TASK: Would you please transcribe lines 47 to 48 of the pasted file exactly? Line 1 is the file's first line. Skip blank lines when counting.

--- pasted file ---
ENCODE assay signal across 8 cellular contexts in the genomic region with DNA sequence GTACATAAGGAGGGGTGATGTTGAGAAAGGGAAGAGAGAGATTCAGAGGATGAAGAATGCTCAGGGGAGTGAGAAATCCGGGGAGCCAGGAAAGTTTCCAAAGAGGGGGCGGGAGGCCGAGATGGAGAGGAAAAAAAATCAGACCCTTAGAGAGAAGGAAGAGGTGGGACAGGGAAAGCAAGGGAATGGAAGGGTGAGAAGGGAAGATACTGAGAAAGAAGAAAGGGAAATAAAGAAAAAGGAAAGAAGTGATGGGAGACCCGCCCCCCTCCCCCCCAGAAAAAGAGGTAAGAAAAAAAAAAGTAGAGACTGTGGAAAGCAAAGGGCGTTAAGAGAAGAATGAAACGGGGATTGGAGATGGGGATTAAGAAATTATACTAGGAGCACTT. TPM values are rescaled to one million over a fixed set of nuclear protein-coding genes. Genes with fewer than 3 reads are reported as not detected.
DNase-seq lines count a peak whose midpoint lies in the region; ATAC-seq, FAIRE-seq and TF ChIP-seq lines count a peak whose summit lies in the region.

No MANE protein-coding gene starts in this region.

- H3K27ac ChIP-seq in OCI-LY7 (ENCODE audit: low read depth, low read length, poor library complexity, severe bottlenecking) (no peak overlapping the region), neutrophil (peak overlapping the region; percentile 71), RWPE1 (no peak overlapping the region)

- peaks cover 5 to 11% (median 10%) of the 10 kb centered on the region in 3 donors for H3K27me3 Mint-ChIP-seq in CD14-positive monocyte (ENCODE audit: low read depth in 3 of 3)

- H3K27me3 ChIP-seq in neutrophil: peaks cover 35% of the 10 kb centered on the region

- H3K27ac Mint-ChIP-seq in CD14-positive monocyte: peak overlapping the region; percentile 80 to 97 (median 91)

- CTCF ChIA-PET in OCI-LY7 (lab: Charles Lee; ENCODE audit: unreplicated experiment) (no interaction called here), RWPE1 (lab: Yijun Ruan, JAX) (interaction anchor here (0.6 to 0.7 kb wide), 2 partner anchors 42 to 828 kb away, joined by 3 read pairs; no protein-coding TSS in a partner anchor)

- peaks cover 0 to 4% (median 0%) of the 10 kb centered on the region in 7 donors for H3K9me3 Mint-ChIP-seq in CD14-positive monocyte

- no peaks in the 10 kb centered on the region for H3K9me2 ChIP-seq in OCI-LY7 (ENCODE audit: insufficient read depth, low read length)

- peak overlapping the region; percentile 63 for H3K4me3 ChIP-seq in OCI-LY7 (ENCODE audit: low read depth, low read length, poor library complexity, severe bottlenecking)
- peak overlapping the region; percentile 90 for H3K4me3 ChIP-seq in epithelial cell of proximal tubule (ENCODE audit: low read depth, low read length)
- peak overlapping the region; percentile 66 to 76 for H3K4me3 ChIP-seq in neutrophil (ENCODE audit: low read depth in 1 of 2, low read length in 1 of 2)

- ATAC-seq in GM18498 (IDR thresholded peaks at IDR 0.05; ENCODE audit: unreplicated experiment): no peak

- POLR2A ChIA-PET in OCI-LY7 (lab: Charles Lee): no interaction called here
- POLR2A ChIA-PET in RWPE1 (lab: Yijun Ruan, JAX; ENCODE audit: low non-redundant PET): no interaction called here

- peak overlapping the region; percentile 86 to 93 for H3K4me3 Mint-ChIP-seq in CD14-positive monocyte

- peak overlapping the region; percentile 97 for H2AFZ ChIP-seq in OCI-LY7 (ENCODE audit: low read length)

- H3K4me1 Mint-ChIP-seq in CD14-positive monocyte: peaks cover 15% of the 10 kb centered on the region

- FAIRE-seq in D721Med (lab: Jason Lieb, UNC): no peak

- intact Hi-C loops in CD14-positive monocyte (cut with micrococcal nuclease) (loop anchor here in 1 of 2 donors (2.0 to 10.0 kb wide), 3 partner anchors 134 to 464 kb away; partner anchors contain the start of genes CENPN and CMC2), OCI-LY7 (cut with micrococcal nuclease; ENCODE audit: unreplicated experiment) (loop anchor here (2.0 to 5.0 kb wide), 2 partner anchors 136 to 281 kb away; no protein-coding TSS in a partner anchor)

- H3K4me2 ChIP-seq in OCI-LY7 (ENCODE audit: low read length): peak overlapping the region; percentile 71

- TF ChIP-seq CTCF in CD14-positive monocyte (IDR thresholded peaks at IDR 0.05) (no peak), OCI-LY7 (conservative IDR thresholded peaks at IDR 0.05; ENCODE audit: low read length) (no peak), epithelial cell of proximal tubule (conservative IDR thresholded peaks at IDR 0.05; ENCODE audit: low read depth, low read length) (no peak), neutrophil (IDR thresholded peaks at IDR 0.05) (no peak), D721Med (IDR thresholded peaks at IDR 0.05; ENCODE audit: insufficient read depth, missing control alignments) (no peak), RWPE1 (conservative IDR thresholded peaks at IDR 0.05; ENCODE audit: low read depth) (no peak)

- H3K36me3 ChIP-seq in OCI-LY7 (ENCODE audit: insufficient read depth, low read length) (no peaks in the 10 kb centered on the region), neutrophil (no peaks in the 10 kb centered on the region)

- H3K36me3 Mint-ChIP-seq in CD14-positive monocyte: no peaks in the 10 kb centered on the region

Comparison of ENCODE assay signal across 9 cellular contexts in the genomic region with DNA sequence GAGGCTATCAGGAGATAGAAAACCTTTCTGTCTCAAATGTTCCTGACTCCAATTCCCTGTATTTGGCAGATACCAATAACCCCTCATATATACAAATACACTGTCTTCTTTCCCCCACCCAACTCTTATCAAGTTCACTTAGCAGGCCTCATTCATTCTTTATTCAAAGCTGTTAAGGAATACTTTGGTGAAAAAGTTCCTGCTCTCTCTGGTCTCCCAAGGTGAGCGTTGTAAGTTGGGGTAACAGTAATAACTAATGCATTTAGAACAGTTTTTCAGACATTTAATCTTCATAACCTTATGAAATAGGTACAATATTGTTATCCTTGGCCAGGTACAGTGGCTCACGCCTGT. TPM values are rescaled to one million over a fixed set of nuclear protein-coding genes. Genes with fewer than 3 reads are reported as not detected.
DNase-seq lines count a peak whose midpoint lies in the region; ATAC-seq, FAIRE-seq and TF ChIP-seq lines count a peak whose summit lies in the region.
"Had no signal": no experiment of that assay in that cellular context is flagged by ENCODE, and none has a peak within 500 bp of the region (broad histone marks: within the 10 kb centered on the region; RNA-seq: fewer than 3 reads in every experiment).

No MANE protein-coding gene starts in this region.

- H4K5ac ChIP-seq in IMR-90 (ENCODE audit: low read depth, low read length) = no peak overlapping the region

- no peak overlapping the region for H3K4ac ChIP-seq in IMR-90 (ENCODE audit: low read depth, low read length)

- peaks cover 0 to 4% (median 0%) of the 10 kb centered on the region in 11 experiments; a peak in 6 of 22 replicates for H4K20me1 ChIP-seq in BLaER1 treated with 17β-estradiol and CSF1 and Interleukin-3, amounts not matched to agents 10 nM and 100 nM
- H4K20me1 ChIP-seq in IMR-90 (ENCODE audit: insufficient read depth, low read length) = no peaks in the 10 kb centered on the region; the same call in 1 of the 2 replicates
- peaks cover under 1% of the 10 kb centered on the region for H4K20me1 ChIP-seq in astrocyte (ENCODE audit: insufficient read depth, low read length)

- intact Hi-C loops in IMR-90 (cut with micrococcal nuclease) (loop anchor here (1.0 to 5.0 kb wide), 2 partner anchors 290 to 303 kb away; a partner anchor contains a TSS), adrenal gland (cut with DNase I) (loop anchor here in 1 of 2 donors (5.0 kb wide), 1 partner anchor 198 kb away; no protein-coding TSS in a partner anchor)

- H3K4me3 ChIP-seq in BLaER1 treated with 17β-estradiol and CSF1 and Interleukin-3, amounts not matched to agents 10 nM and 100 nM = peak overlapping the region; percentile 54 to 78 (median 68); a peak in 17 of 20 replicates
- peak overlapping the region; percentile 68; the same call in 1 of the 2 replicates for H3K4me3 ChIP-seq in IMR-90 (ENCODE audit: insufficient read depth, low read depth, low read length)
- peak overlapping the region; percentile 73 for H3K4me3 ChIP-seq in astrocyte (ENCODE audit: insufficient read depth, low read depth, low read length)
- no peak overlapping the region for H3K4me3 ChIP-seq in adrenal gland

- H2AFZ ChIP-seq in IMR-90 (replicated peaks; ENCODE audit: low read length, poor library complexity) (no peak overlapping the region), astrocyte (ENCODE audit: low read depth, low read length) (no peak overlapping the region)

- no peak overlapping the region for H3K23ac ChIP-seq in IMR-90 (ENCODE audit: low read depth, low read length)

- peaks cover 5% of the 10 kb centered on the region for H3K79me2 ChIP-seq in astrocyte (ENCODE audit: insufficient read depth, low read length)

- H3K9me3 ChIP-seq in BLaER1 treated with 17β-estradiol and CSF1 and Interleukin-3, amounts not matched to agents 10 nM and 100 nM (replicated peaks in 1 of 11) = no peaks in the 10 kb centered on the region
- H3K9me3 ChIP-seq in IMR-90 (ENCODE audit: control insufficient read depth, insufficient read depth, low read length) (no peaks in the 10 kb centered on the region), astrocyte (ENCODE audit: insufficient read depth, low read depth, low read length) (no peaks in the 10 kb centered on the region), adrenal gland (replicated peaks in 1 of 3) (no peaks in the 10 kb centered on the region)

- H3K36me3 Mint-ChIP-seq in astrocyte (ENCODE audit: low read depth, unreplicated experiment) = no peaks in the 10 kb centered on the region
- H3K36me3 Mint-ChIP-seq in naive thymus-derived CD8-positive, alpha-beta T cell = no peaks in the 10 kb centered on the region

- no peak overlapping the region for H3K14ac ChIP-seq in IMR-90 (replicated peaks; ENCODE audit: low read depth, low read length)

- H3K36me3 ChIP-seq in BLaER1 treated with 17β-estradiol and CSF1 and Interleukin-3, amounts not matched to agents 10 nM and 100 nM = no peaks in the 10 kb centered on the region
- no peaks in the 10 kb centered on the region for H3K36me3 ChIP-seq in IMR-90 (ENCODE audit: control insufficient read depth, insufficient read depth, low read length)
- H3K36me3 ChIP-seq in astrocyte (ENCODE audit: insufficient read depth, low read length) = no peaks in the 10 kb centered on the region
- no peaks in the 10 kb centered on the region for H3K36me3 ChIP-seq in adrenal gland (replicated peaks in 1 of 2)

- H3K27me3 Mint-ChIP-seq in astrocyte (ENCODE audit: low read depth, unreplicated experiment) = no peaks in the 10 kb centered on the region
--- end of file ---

- no peak overlapping the region for H3K14ac ChIP-seq in IMR-90 (replicated peaks; ENCODE audit: low read depth, low read length)

- H3K36me3 ChIP-seq in BLaER1 treated with 17β-estradiol and CSF1 and Interleukin-3, amounts not matched to agents 10 nM and 100 nM = no peaks in the 10 kb centered on the region